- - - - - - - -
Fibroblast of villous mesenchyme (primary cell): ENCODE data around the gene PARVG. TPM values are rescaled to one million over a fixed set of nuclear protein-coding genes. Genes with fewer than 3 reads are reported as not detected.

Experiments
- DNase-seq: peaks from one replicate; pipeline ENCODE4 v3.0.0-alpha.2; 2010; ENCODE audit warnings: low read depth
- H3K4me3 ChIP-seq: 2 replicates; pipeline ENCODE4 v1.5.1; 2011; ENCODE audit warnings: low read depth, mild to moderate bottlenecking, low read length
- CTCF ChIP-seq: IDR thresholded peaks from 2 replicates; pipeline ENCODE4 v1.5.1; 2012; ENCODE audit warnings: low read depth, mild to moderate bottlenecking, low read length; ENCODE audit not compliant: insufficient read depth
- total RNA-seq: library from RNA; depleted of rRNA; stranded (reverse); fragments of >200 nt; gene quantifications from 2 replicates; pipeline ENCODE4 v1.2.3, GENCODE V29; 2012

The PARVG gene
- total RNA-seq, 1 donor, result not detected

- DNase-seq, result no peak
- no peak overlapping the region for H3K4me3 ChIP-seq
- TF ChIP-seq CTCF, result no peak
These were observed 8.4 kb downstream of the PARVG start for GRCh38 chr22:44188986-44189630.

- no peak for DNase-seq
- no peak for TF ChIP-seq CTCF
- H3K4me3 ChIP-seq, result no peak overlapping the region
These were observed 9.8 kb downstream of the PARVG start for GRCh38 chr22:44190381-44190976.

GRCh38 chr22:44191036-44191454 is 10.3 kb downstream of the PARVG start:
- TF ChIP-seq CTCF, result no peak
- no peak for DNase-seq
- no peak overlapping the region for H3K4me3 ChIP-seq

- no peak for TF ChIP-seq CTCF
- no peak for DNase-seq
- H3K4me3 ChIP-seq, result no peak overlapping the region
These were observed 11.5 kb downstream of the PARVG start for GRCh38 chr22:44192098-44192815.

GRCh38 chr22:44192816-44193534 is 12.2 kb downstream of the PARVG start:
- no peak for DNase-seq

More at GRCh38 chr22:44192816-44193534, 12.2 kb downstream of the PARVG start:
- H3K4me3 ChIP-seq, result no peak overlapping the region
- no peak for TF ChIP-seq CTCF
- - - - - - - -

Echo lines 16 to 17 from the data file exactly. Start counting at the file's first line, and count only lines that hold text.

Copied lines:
These were observed 9.8 kb downstream of the PARVG start for GRCh38 chr22:44190381-44190976.

GRCh38 chr22:44191036-44191454 is 10.3 kb downstream of the PARVG start: